d3.js has a steep learning curve so it is a good idea to read several tutorials before diving in and trying to create your own visualization from scratch.
The Hitchhiker’s Guide to d3.js is a wonderfully-written resource that explains the context for how d3.js works and how all the pieces can be used to create your desired visualizations.
d3.js first steps contains the code and markup for building your first d3.js visual.
Reusable and extendable d3 charts is a natural extension of the d3 plugin post. It shows how to reuse visualization code between multiple visuals.
Visualizing Movement Data - Part I provides a detailed example of how to draw a complex visualization.
This Fantasy Map Generator is such a cool example of what d3.js can procedurally generate based on a set of inputs.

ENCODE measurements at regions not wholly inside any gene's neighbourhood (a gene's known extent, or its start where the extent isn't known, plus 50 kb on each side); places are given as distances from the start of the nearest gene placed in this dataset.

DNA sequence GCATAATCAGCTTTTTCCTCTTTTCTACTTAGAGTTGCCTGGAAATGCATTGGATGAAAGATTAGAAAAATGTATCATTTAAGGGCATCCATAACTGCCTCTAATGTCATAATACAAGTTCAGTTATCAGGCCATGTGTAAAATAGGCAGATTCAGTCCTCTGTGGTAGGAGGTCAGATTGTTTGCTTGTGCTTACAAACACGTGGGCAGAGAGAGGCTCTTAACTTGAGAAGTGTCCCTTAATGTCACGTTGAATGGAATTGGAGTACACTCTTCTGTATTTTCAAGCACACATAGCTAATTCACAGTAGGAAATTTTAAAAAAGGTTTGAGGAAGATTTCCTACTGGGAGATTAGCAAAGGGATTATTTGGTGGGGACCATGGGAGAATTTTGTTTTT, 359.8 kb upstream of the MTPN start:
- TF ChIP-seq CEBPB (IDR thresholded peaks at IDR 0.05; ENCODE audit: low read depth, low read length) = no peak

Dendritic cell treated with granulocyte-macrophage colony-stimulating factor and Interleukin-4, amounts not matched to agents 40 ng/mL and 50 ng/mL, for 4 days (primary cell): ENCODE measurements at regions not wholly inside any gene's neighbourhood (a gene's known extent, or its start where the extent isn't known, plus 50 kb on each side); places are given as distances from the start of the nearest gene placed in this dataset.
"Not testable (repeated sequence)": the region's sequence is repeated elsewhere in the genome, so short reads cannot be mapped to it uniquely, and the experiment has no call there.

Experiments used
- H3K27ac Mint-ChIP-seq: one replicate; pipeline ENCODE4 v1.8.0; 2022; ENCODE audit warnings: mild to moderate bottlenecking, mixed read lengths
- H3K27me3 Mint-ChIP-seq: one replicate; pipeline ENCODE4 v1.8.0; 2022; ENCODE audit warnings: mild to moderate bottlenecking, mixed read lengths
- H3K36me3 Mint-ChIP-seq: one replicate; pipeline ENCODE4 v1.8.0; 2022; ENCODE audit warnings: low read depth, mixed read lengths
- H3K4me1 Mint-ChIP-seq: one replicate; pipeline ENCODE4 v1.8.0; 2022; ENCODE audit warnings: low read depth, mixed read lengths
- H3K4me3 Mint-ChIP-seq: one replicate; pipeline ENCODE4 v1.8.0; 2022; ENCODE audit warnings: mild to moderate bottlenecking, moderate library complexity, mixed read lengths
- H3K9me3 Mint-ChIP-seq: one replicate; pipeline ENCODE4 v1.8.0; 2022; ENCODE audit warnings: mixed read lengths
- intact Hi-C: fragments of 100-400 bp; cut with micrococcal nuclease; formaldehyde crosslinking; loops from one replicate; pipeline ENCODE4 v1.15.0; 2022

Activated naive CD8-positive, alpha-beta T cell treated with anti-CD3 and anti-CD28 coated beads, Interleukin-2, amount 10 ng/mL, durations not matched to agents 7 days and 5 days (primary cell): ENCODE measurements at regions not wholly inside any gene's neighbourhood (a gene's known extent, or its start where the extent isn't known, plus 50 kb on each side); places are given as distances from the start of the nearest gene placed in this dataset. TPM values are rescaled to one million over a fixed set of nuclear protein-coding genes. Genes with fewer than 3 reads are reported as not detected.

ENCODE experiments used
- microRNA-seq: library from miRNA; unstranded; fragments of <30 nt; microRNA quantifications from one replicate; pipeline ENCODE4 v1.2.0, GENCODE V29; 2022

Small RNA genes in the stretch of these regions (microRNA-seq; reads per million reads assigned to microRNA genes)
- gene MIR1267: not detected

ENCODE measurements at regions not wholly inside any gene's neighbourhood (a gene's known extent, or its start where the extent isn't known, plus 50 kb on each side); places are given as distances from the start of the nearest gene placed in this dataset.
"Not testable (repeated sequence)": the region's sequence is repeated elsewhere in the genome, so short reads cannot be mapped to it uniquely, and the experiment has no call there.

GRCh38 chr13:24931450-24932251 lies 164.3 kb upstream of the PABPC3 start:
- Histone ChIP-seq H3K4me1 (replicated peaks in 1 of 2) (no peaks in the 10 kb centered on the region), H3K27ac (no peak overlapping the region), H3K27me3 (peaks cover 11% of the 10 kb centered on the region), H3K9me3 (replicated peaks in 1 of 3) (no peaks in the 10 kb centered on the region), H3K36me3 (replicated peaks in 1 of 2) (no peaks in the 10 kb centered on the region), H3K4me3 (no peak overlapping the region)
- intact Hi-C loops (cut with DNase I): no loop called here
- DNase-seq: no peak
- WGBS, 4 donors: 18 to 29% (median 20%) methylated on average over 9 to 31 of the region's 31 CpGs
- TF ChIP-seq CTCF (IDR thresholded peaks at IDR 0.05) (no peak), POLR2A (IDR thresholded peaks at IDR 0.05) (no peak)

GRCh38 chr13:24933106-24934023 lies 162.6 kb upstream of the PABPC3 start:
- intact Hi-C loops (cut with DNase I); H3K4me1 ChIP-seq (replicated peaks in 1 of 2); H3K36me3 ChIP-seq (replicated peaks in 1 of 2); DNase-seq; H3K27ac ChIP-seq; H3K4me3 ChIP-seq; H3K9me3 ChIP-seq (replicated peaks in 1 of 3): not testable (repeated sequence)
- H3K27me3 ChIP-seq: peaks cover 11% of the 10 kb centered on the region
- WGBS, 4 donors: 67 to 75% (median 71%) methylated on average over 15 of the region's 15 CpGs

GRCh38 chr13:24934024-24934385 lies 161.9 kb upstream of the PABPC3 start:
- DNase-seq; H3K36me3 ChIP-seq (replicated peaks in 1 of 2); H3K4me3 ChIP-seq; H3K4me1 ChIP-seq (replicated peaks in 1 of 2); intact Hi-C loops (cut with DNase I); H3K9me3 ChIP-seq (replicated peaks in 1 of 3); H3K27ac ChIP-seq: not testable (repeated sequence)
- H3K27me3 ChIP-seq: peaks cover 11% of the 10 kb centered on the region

Argyle in d3? Oh yes, the library can do that, and here is the code to prove it.
D3 is not a data visualization library breaks down the parts to D3 and why it's not directly comparable to a typical charting library.
Resize to Scale with d3.js gives code for a render function that adjusts the size of the viewing window based on the parent element for the visualization.
Responsive Data Visualization provides another approach for making responsive D3.js charts.
How to make a modern dashboard with NVD3.js uses the NVD3.js library that works as an abstraction on top of d3.js to create charts. The post puts together several charts to show how to build a dashboard based on public JSON data.
d3-regression is a module for calculating statistical regressions from two-dimensionala data.
This visualization of d3.js modules and resources is a wonderful map for understanding how various parts of the library and the ecosystem fit together. The visual provides a useful map for where to concentrate your learning depending on what type of visualization you are working to build.
D3.js in Action, Second Edition is partially an announcement for the authors book but also contains good context for who uses D3 and why its usage continues to grow.